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Chapter 12 Studying Patterns in the Natural World: Observational Approaches.

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Presentation on theme: "Chapter 12 Studying Patterns in the Natural World: Observational Approaches."— Presentation transcript:

1 Chapter 12 Studying Patterns in the Natural World: Observational Approaches

2 Scientific Versus Casual Observation Types of Scientific Observation Systematic Observation–Research in which an observer records behavior as it naturally occurs, often in a laboratory as an initial stage in research and prior to development of a hypothesis. Naturalistic Observation–Research in which an observer records naturally occurring behavior without attempts at interpretation or subjective evaluation.

3 Studying Natural Behaviors Types of Naturalistic Observation Particularistic Research–Investigation that focuses on a single, specific question, often oriented toward a practical issue Universalistic Research–Investigation that addresses a general question that extends beyond the specific time and place of the research itself

4 Studying Natural Behaviors Ethology: Research involving the study of behavior, usually of animals, in their natural enviroment Evolutionary Psychology: A relatively new branch of psychology focusing on human behavior from an evolutionary perspective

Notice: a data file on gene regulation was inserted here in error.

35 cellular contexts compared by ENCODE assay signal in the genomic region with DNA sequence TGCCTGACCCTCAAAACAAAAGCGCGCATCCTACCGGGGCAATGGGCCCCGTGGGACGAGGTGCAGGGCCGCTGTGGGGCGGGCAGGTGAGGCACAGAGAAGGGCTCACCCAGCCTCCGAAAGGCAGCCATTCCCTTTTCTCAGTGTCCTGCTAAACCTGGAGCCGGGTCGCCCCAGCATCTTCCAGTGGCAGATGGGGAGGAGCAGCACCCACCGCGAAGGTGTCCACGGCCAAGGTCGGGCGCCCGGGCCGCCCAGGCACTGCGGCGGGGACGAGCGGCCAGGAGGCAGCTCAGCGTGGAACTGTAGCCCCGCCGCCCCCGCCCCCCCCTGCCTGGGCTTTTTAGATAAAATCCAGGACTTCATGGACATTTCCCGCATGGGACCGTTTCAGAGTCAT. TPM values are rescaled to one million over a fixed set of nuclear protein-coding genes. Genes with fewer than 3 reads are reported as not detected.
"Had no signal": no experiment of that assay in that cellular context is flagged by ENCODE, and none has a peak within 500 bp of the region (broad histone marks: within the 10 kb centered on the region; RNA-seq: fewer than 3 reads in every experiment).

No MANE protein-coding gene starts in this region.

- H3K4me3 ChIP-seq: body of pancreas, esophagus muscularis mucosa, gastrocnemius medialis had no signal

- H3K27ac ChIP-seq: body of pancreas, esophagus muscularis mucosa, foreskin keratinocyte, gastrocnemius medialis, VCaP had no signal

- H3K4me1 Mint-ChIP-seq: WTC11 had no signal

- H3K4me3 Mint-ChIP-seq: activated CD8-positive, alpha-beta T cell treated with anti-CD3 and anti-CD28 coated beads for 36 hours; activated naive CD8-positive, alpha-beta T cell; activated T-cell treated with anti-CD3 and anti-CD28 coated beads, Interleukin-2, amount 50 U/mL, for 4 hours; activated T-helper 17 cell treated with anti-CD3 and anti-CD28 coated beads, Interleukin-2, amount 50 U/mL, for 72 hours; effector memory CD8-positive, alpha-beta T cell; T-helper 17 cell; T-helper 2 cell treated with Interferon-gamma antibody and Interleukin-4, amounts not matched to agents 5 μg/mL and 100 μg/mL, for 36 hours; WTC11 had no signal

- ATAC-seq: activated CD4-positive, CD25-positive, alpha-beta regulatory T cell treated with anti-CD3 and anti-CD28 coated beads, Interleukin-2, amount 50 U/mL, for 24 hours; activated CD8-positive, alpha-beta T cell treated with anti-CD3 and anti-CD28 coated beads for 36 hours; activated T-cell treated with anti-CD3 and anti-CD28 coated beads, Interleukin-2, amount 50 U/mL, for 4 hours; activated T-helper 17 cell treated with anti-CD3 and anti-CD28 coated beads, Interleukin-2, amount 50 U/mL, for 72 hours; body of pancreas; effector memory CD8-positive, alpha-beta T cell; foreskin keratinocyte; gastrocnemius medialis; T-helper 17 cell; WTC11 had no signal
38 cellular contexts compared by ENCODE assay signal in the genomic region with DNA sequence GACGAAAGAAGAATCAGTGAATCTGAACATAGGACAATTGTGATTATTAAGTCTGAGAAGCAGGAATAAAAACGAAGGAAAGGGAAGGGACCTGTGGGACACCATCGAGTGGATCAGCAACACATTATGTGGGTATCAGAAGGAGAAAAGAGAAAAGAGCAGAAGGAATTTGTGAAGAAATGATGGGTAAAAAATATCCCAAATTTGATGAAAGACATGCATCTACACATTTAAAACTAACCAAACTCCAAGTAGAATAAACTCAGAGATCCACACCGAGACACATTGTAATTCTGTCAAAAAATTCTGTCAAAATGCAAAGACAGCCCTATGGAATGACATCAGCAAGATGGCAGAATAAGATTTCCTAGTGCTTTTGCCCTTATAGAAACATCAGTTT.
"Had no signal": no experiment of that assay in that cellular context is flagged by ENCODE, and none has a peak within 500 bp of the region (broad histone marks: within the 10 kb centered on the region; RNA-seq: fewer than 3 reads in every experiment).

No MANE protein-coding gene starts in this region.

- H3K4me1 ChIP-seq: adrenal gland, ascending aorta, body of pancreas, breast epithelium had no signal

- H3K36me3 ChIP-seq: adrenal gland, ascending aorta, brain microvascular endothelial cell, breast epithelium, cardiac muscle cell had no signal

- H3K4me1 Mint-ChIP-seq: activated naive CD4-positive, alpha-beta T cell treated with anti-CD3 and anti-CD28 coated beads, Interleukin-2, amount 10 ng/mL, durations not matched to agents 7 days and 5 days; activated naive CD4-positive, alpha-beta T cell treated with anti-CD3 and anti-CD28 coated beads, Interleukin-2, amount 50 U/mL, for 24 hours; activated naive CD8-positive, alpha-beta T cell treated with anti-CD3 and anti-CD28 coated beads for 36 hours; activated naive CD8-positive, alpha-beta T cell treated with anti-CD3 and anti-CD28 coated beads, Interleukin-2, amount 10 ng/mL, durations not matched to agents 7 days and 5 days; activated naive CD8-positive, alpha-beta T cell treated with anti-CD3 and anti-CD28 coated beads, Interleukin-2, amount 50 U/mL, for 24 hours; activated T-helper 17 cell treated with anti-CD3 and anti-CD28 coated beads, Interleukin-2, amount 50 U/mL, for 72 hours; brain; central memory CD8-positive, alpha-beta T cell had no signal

5 Studying Natural Behavior Perspectives in Interpreting Behavior Anthropomorphism–The attribution of human characteristics to nonhuman animals, such as calling an animal “lonely.” Theromorphism–The attempt to understand the behavior of nonhuman animals by speculating about the behavior within the context of the animal’s perspective.

6 Approaches to Observational Research Practical Steps in Observational Research Investigate approaches others have used. Adopt methods that experts in the area regard as valid Determine details of observation: who will be observed, when will observations occur, where will observation take place Decide on sampling strategy Train observers so that data collection is reliable

7 Approaches to Observational Research Sampling Strategies Continuous Real-Time Measurement–Measurement of the duration of behaviors as they occur Time-Point Sampling–Measurement of the occurrence of a behavior by selecting specific points in time and recording whether the behavior of interest is occurring at that instant Time-Interval Sampling–Measurement of behavior by noting whether it has occurred within a specified time interval or intervals